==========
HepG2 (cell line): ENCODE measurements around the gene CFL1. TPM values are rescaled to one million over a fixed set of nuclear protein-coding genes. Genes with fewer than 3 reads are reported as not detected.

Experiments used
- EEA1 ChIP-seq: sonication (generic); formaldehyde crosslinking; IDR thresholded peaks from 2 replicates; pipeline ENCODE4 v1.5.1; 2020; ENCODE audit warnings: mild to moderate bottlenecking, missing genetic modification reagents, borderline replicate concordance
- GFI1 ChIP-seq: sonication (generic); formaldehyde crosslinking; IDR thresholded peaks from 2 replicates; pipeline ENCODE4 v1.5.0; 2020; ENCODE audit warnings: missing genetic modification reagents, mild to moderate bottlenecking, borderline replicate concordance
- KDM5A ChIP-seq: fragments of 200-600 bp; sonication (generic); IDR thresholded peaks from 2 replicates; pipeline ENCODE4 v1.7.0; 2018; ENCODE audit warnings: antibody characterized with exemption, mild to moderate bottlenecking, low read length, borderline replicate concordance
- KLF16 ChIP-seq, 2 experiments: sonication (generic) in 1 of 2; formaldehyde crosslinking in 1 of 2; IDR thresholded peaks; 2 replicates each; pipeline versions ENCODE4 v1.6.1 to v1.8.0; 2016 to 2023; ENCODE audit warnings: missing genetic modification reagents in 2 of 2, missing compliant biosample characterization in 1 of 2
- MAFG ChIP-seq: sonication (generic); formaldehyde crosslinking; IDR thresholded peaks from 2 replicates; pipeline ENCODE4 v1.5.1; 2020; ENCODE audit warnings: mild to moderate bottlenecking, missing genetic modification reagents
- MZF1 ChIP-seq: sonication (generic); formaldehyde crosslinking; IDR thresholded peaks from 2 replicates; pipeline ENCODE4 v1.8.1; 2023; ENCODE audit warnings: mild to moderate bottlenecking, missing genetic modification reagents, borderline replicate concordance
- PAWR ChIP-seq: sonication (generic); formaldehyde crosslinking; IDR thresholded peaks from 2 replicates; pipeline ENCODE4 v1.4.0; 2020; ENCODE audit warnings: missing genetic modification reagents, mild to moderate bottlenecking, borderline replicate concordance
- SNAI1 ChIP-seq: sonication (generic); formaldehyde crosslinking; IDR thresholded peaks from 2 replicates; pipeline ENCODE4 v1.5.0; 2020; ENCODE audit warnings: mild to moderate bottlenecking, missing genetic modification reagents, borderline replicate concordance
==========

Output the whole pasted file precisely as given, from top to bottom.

HepG2 (cell line): ENCODE measurements around the gene CFL1. TPM values are rescaled to one million over a fixed set of nuclear protein-coding genes. Genes with fewer than 3 reads are reported as not detected.

Experiments used
- EEA1 ChIP-seq: sonication (generic); formaldehyde crosslinking; IDR thresholded peaks from 2 replicates; pipeline ENCODE4 v1.5.1; 2020; ENCODE audit warnings: mild to moderate bottlenecking, missing genetic modification reagents, borderline replicate concordance
- GFI1 ChIP-seq: sonication (generic); formaldehyde crosslinking; IDR thresholded peaks from 2 replicates; pipeline ENCODE4 v1.5.0; 2020; ENCODE audit warnings: missing genetic modification reagents, mild to moderate bottlenecking, borderline replicate concordance
- KDM5A ChIP-seq: fragments of 200-600 bp; sonication (generic); IDR thresholded peaks from 2 replicates; pipeline ENCODE4 v1.7.0; 2018; ENCODE audit warnings: antibody characterized with exemption, mild to moderate bottlenecking, low read length, borderline replicate concordance
- KLF16 ChIP-seq, 2 experiments: sonication (generic) in 1 of 2; formaldehyde crosslinking in 1 of 2; IDR thresholded peaks; 2 replicates each; pipeline versions ENCODE4 v1.6.1 to v1.8.0; 2016 to 2023; ENCODE audit warnings: missing genetic modification reagents in 2 of 2, missing compliant biosample characterization in 1 of 2
- MAFG ChIP-seq: sonication (generic); formaldehyde crosslinking; IDR thresholded peaks from 2 replicates; pipeline ENCODE4 v1.5.1; 2020; ENCODE audit warnings: mild to moderate bottlenecking, missing genetic modification reagents
- MZF1 ChIP-seq: sonication (generic); formaldehyde crosslinking; IDR thresholded peaks from 2 replicates; pipeline ENCODE4 v1.8.1; 2023; ENCODE audit warnings: mild to moderate bottlenecking, missing genetic modification reagents, borderline replicate concordance
- PAWR ChIP-seq: sonication (generic); formaldehyde crosslinking; IDR thresholded peaks from 2 replicates; pipeline ENCODE4 v1.4.0; 2020; ENCODE audit warnings: missing genetic modification reagents, mild to moderate bottlenecking, borderline replicate concordance
- SNAI1 ChIP-seq: sonication (generic); formaldehyde crosslinking; IDR thresholded peaks from 2 replicates; pipeline ENCODE4 v1.5.0; 2020; ENCODE audit warnings: mild to moderate bottlenecking, missing genetic modification reagents, borderline replicate concordance